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The Agreement of the Central People's Government and the Local Government of Tibet on Measures for the Peaceful Liberation of Tibet, or the Seventeen Point Agreement for the Peaceful Liberation of Tibet for short, is the document by which the delegates of the 14th Dalai Lama reached an agreement with the government of the newly-established People's Republic of China on affirming Chinese sovereignty over Tibet. It was signed by Ngapoi Ngawang Jigme and sealed in Beijing on 23 May 1951 and confirmed by the government in Tibet a few months later. In addition, the following letter written by the Dalai Lama indicating his acceptance was also sent to Beijing in the form of a telegram on the 24th of October:
"The Tibet Local Government as well as the ecclesiastic and secular people unanimously support this agreement, and under the leadership of Chairman Mao and the Central People's Government, will actively support the People's Liberation Army in Tibet to consolidate national defence, drive out imperialist influences from Tibet and safeguard the unification of the territory and the sovereignty of the Motherland."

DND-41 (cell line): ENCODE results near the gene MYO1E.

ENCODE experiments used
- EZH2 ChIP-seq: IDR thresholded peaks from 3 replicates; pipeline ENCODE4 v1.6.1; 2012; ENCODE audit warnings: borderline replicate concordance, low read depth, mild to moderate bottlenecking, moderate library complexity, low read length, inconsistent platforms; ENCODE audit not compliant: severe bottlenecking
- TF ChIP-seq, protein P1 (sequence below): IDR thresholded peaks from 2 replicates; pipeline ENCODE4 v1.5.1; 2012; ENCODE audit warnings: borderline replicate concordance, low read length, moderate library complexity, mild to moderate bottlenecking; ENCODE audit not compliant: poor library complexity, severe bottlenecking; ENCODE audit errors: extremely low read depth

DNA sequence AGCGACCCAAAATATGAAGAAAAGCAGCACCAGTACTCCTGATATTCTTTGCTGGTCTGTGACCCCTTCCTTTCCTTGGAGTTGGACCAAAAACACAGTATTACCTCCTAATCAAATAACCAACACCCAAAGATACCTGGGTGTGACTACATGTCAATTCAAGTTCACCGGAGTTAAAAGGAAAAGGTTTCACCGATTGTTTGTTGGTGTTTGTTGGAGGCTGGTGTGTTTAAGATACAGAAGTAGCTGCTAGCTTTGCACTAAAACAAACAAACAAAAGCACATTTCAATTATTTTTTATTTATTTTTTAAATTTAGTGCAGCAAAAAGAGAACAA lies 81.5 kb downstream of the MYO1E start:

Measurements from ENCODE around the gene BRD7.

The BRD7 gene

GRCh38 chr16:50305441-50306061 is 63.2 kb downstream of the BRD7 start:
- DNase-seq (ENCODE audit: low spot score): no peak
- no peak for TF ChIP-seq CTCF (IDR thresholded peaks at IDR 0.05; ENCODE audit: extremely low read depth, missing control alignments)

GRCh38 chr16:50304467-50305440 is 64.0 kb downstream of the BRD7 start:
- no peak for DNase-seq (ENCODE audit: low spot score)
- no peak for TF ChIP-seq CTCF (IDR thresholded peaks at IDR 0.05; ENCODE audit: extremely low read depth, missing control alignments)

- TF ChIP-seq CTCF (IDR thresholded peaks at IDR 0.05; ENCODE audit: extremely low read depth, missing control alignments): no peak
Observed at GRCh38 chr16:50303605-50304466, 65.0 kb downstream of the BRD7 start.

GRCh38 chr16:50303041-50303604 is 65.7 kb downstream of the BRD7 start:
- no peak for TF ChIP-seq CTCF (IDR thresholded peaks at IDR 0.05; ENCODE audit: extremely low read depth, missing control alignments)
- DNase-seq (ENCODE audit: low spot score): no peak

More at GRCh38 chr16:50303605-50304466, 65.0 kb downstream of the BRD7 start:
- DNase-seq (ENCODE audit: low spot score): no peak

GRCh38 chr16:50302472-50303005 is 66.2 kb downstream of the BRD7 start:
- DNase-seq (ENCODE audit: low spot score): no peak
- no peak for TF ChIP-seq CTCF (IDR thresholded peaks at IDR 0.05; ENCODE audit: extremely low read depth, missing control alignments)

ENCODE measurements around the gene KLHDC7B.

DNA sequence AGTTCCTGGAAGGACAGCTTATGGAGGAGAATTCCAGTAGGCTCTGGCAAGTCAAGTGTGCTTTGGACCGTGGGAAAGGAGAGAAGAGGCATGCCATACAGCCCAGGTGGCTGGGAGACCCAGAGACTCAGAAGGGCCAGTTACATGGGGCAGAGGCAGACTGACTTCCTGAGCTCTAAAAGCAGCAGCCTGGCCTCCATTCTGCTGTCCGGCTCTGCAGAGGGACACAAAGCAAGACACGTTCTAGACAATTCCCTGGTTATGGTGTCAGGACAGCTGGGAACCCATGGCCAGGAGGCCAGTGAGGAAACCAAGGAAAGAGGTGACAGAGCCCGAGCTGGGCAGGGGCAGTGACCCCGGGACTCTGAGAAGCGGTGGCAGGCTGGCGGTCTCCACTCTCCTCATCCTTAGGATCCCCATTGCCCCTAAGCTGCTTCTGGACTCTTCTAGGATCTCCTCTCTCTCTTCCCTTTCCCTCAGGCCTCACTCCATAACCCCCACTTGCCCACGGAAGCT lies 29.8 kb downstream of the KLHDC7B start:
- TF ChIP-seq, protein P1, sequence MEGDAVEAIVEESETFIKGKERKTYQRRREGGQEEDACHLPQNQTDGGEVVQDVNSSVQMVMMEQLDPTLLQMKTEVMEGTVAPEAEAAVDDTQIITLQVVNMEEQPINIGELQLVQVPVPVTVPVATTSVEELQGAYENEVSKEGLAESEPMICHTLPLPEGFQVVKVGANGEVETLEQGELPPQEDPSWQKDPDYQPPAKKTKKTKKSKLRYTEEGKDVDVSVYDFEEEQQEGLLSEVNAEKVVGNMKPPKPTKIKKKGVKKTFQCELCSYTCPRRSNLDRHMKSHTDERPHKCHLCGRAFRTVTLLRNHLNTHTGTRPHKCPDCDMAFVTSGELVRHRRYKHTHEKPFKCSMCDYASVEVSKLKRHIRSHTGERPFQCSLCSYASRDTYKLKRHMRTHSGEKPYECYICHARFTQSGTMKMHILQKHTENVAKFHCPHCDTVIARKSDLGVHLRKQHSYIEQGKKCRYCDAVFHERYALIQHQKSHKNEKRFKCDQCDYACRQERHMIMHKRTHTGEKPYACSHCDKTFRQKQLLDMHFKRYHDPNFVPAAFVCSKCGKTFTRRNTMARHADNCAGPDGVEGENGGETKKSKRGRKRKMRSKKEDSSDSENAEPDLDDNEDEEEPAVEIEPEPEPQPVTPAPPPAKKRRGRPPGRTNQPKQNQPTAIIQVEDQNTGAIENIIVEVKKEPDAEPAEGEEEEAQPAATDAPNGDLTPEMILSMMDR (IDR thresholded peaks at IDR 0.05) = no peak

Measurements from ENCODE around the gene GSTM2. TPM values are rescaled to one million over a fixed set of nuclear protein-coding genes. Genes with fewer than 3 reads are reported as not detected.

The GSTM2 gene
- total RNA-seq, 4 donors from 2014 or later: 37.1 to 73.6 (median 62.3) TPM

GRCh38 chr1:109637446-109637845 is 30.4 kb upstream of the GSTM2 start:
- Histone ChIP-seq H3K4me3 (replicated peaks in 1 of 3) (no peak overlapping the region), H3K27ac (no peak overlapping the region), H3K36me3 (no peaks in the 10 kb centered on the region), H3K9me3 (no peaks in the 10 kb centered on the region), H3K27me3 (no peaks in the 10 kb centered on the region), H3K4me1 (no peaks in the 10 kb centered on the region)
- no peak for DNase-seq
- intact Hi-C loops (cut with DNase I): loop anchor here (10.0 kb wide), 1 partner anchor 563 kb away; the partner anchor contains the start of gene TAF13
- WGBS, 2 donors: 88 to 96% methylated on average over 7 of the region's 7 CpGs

According to the Tibetan government-in-exile, some members of the Tibetan Cabinet (Kashag) never accepted this agreement. In 1952, the Tibetan Prime Minister Lukhangwa told Chinese Representative Zhang Jingwu that the Tibetan "people did not accept the agreement". But the National Assembly of Tibet, "while recognizing the extenuating circumstances under which the delegates had to sign the 'agreement', asked the government to accept the 'agreement'...the Kashag told Zhang Jingwu that it would radio its acceptance of the 'agreement'."
Chinese sources regard the document as a legal contract that was mutually welcomed by both governments and by the Tibetan people. Tibetan sources generally consider it invalid, as having been reluctantly or unwillingly signed, under duress.
In 1959, the Dalai Lama on his arrival in India after he fled Tibet repudiated the "17-point Agreement" as having been "thrust upon Tibetan Government and people by the threat of arms
Some or all of this article is forked from Wikipedia. The original article was at Seventeen Point Agreement for the Peaceful Liberation of Tibet. The list of authors can be seen in the page history.